Splish! Splash! Birdbath

3, 4, 5

By participating in a service-learning project, students will gain a greater understanding of what it means to serve for the Common Good. After learning about City Wildlife and their struggle in coexistence with humans, students will take action that will benefit our neighboring animals.

Lesson Rating 
One Fifty-Minute Class Period

The learner will:

  • define the term philanthropy.
  • discuss the meaning of volunteerism.
  • discuss citizenship and the Common Good.
  • collaborate on an action plan that will enhance the lives of animals.

Materials will vary depending on the type of project chosen. The following supplies are for beautifying an area of the school grounds in order to attract wildlife:

  • Four plastic bird baths (Wal-Mart/Home Depot)
  • Two small bags of sand
  • Four hanging bell-shaped bird seeds
  • A box of plastic work gloves
  • Work tools (rakes, spades, brooms, shovels, etc.)
  • Several flats of flowers (to plant near bird baths)
  • Two bags of planting soil
  • Two watering cans
  • Handout: Top Ten List - Attachment One
  • Handout: Unit Wrap-Up - Attachment Two
Home Connection 

Interactive Parent / Student Homework:Ask for parent volunteers to assist in the project.

Send home the list of ideas on Attachment One: Top Ten List: Things You Can Do to Help Animals.

  • Compassionate Action Institute Home Page, 2000, http://www.pleasebekind.com

  • Learning to Give Home: http://learningtogive.org

  • McGraw-Hill. SRA - Open Court Reading. Vol. 2, Level 3. Columbus: SRA/McGraw-Hill, 2002. ISBN: 0075696525

  • McGraw-Hill. SRA -Open Court Reading Inquiry Journal. Level 3:28-41. Columbus: SRA/McGraw, 2002. ISBN: 0075695715


  1. Anticipatory Set:Write the word PHILANTHROPY on the board. Ask the students to tell you what it means. Review the meaning, if necessary (giving or sharing time, talent or treasure for the common good).

  2. Lead students in a discussion (review) of what it means to be a good citizen and why it is our responsibility to work/act for the Common Good (Core Democratic Value).

  3. Introduce the term volunteer into the discussion. What is a volunteer and what are some examples of things volunteers do? Does a volunteer give time, talent or treasure (or a combination)? How is a volunteer acting for the common good?

  4. Ask the students to think about what they have learned about City Wildlife. Do they think that animals should be included in our concept of common good? Why or why not? Brainstorm a list of volunteer efforts we can make as a group (or at home with our families) to help protect animals. Write the title of the lesson—Splish, Splash, Bird Bath—on the board and use it to help direct the students toward a service-learning project related to birds.

  5. In this project, the goals are to beautify school grounds, provide food and water for small wildlife, and give back to the environment by planting greenery. Help students plan activities and jobs, and select the day the work will be completed.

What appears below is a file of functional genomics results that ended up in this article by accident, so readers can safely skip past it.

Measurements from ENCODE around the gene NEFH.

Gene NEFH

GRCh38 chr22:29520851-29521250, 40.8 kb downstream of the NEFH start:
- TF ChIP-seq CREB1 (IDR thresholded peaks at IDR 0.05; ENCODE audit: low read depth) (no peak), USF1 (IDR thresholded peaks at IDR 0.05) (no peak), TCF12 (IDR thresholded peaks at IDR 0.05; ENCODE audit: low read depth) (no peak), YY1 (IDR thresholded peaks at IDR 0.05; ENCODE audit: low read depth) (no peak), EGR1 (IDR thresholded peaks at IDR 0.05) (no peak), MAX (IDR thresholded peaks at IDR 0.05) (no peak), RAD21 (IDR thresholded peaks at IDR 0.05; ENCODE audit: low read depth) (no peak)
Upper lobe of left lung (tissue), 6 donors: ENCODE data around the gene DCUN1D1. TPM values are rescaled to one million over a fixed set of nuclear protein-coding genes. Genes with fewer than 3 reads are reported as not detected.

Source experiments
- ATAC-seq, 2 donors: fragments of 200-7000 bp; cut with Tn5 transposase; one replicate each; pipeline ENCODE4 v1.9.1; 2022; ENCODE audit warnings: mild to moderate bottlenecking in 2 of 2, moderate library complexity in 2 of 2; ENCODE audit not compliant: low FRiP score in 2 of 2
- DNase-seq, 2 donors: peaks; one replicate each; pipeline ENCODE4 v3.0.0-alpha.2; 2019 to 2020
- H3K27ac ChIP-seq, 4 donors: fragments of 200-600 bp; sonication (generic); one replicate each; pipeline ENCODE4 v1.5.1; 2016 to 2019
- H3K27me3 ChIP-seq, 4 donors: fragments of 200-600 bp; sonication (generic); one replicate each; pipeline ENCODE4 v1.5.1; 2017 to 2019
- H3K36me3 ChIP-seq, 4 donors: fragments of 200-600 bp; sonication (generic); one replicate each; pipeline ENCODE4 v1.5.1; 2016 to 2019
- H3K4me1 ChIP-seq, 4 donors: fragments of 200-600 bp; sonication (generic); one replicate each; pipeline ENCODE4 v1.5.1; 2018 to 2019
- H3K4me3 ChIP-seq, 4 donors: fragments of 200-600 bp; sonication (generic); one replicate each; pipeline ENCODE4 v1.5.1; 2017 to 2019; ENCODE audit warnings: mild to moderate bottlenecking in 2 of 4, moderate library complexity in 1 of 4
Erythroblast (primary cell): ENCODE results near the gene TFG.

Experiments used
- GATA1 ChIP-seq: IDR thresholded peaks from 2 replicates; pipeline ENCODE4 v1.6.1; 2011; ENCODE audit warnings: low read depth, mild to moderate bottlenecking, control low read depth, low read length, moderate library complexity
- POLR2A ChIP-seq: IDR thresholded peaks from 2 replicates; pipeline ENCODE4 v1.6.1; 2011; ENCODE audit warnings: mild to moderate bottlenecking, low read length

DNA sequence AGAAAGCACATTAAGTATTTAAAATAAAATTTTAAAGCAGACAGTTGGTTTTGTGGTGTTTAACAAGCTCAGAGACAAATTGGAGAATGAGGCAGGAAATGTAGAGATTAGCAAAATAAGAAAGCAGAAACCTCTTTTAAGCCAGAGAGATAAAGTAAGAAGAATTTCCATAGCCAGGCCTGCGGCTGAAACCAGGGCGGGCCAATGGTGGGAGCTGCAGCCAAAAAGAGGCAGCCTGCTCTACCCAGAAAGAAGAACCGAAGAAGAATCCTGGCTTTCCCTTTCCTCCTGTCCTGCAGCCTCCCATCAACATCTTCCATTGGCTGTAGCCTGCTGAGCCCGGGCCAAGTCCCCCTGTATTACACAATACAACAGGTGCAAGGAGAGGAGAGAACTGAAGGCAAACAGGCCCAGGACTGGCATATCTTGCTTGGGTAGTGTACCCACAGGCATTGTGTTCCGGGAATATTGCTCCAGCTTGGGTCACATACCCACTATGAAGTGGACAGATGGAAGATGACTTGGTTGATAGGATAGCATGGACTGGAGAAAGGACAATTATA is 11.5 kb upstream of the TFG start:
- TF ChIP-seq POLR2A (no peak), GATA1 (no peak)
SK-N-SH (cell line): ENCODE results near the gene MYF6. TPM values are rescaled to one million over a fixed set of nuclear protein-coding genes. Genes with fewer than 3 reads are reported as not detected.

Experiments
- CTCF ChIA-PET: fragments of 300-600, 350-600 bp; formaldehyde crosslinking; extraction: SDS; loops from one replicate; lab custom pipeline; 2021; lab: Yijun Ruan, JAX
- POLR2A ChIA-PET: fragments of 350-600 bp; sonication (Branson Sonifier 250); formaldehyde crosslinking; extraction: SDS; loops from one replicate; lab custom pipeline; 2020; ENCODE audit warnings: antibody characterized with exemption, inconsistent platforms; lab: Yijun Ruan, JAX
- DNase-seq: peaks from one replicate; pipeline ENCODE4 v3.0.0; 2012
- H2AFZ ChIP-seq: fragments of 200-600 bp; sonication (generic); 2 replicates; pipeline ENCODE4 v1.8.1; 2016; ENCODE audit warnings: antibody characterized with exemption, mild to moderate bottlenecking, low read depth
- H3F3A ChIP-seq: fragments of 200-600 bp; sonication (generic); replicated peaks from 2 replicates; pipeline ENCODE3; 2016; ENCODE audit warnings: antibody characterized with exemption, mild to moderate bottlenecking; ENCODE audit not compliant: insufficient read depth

6. When the project plans are complete, discuss the costs, supplies, measurements and opportunity costs involved. Ask the students to think about what they could be doing with their time, talent and treasure rather than working on this project. Use this information to congratulate them on their good citizenship and raise their sense of pride and ownership in the project.

  7. This project may be modified if necessary, depending upon budget. This can become a school wide or grade level project.


Have students review their own work with the self-assessment provided. See Attachment Two: Unit Wrap-Up.

Review with the students the five essential questions for the unit that were written on the board in Lesson One: Exploring the Neighborhood – Literature Jigsaw. 1) Can humans and animals coexist in the same habitat? 2) If so, are there dangers that exist? For whom? 3) What is a community? 4) What do humans and wildlife share? 5) What is Common Good? Does it include wildlife?

Cross Curriculum 

Students participate in a service-learning project in which they clean up and beautify the school grounds. As a cooperative group, they plant flowers and place birdbaths and feeders in strategic areas on school grounds.

Philanthropy Framework

  1. Strand PHIL.I Definitions of Philanthropy
    1. Standard DP 01. Define Philanthropy
      1. Benchmark E.1 Define philanthropy as the giving and sharing of time, talent, or treasure intended for the common good.
  2. Strand PHIL.II Philanthropy and Civil Society
    1. Standard PCS 03. Philanthropy and Economics
      1. Benchmark E.3 Give examples of <i>opportunity cost</i> in philanthropic giving.
      2. Benchmark E.5 Recognize the wise use of resources as <i>stewardship</i>.
  3. Strand PHIL.IV Volunteering and Service
    1. Standard VS 02. Service and Learning
      1. Benchmark E.1 Select a service project based on interests, abilities, and research.
    2. Standard VS 03. Providing Service
      1. Benchmark E.3 Describe the task and the student role.
    3. Standard VS 05. Integrating the Service Experience into Learning
      1. Benchmark E.3 Identify outcomes from the service.

Academic Standards

Select categories to search for standards.

Handouts Coming Soon

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Handouts Coming Soon

Please "excuse our construction dust." Our new website went live on October 1, and we are still converting the lesson plan handouts to the new system. We will have the remaining handouts live as soon as possible. Please contact us if you need any handouts immediately.  We will prioritize the conversion of the handouts and notify you when they are available.